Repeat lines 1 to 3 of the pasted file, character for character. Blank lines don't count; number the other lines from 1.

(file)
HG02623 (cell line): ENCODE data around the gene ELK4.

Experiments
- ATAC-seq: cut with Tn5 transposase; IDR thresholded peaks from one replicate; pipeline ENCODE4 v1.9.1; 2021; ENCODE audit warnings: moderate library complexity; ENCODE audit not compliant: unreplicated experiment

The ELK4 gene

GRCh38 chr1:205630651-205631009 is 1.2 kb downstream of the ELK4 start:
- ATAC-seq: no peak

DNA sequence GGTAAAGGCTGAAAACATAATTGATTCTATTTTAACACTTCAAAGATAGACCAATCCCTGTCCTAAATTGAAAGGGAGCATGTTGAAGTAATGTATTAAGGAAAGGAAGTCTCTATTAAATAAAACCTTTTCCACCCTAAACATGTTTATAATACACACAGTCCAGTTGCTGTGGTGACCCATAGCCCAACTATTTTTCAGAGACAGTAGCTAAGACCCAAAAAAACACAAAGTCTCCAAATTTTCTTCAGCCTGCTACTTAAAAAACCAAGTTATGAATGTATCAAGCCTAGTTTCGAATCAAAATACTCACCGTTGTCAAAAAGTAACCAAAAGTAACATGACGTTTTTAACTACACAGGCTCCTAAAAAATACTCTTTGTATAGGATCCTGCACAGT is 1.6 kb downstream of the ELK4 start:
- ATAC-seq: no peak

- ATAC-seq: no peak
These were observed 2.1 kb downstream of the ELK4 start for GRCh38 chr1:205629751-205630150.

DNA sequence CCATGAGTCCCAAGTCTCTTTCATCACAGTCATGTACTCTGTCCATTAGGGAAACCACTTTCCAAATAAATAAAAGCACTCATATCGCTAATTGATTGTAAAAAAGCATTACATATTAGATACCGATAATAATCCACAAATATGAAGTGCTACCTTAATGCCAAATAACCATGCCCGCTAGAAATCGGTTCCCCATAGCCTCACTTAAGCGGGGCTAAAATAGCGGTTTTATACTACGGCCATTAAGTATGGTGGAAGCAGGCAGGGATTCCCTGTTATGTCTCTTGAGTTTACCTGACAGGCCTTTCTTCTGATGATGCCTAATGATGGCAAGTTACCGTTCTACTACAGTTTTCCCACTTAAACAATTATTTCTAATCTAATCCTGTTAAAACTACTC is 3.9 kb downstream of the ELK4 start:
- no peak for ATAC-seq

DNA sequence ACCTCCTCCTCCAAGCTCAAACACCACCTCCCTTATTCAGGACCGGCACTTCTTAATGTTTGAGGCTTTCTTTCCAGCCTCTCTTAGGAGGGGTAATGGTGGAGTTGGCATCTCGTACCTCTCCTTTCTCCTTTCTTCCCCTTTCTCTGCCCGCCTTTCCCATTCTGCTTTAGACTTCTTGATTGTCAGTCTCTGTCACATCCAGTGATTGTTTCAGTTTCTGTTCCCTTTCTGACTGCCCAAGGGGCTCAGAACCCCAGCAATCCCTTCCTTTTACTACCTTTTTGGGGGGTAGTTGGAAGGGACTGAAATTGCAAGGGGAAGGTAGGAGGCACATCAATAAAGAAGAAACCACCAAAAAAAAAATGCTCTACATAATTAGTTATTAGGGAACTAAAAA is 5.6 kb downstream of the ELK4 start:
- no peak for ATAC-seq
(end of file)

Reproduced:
HG02623 (cell line): ENCODE data around the gene ELK4.

Experiments
- ATAC-seq: cut with Tn5 transposase; IDR thresholded peaks from one replicate; pipeline ENCODE4 v1.9.1; 2021; ENCODE audit warnings: moderate library complexity; ENCODE audit not compliant: unreplicated experiment